The Healthy and Safe Families and Workplaces Act: What Employers Need to Know Now

September 21, 2017

Employment Law Alert

Author(s): Stacie B. Collier, Jessica Schachter Jewell, Aaron F. Nadich, Neal J. McNamara, Andrew B. Prescott

The Rhode Island General Assembly passed the Healthy and Safe Families and Workplaces Act, joining neighboring Connecticut and Massachusetts in requiring certain employers to provide paid sick leave to their employees. Because we expect this bill to be signed into law, employers should familiarize themselves with it so they are ready when the law becomes effective.

In a rare September session, the Rhode Island General Assembly passed the Healthy and Safe Families and Workplaces Act (“Act”), joining neighboring Connecticut and Massachusetts in requiring certain employers to provide paid sick leave to their employees. Governor Gina Raimondo is expected to sign the bill into law, which will go into effect July 1, 2018. With a little less than one year to ensure compliance with this law, employers need to familiarize themselves with it and determine what, if any, steps they need to take before summer 2018.

Q. Does this law affect all employers, regardless of size?

A. Yes. Employers with fewer than 18 employees are not required to provide paid sick leave, but they are required to provide unpaid sick leave to their employees. Employers with 18 or more employees will have to provide paid sick leave. The Act does not apply to local, state or federal governments.

Q. Do all employees earn sick leave, regardless of their status?

A. Yes (for the most part). Individuals who are defined as an “employee” by law earn sick leave, regardless of their status (e.g., full-time, part-time, temporary or seasonal), but properly classified independent contractors, subcontractors, work study participants, apprentices and interns are not considered employees for purposes of the Act. Neither are certain workers who are similarly excluded from the definition of “employee” for purposes of the Rhode Island Minimum Wage Act (e.g., domestic service workers and traveling salespersons). Therefore, employers do not have to provide these individuals with sick leave.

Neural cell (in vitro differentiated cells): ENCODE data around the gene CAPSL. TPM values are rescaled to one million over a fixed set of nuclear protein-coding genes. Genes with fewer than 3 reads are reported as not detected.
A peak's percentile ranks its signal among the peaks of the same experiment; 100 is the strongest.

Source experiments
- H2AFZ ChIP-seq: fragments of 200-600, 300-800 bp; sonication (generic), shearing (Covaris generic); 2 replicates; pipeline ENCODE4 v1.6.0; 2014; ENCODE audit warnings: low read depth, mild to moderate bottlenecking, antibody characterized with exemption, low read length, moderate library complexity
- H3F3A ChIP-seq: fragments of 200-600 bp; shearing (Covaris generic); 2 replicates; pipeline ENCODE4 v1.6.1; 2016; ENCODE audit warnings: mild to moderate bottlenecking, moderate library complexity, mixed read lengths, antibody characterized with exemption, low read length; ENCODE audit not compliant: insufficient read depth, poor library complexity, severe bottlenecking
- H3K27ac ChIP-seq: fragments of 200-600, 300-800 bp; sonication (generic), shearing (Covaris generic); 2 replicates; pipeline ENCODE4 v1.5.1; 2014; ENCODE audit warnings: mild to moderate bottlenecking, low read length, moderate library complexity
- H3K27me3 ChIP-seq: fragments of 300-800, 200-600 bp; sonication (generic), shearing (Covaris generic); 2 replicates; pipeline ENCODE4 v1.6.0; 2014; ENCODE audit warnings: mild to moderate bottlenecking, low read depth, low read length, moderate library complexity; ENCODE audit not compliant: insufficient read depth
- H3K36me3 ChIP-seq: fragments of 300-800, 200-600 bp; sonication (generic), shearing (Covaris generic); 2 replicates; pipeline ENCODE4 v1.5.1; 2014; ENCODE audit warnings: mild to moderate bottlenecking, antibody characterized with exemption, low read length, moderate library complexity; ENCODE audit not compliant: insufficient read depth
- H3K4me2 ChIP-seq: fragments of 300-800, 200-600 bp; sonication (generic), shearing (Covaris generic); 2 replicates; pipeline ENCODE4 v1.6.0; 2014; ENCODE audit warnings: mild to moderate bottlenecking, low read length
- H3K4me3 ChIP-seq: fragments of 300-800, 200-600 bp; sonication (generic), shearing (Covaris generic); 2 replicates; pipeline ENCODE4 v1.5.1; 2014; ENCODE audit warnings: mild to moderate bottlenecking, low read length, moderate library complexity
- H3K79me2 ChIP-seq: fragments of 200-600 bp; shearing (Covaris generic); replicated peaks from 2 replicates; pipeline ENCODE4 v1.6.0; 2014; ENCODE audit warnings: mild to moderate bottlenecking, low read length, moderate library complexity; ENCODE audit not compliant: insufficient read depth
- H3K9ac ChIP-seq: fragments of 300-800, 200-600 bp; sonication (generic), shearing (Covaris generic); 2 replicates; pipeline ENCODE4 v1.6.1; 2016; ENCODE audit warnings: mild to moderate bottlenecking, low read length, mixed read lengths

Q. How much sick leave are employers required to provide to their employees?

A. Beginning in 2018, employers must provide up to 24 hours of leave (three days); in 2019, 32 hours (four days); and in 2010, 40 hours (five days).

Q. What if the employer already provides the required amount of time off – does the employer have to change its policy currently in place?

A. Maybe. Employers who already provide the minimum-required paid sick leave are exempt from the accrual and carryover provisions of the Act. Furthermore, employers who provide 40 or more hours of any paid time off (“PTO”) or vacation, and allow employees to discharge such time for reasons and in a manner consistent with the Act, do not have to provide any additional sick leave to their employees. Such employers will need to review their policies, however, for consistency with the law’s provisions about requiring notice and documentation from employees of the need for leave, and establishing a waiting period for new employees.

Q. How do employees accrue this leave?

A. There are two ways that employees accrue sick leave. Employees either accrue one hour of leave for every 35 hours worked or employers can provide a lump sum of the full amount of leave at the beginning of the year.

Q. For what purposes are employees entitled to use this leave – can they take a vacation using earned sick time?

A. No. The law provides for certain limited reasons that employers must allow employees to discharge their earned sick leave: (1) the employee’s own health condition; (2) to care for certain family members with a health condition; (3) because of the closure of employee’s place of business or employee’s child’s school due to a public health emergency (or certain scenarios related to communicable diseases); or (4) the employee or family member is a victim of domestic violence, sexual assault or stalking.

Q. Are employees allowed to use the leave right away?

A. Employers are permitted to implement a 90-day waiting period before new employees may begin using their leave. For seasonal and temporary employees (as defined by the Act), employers may institute a waiting period of 150 days and 180 days, respectively.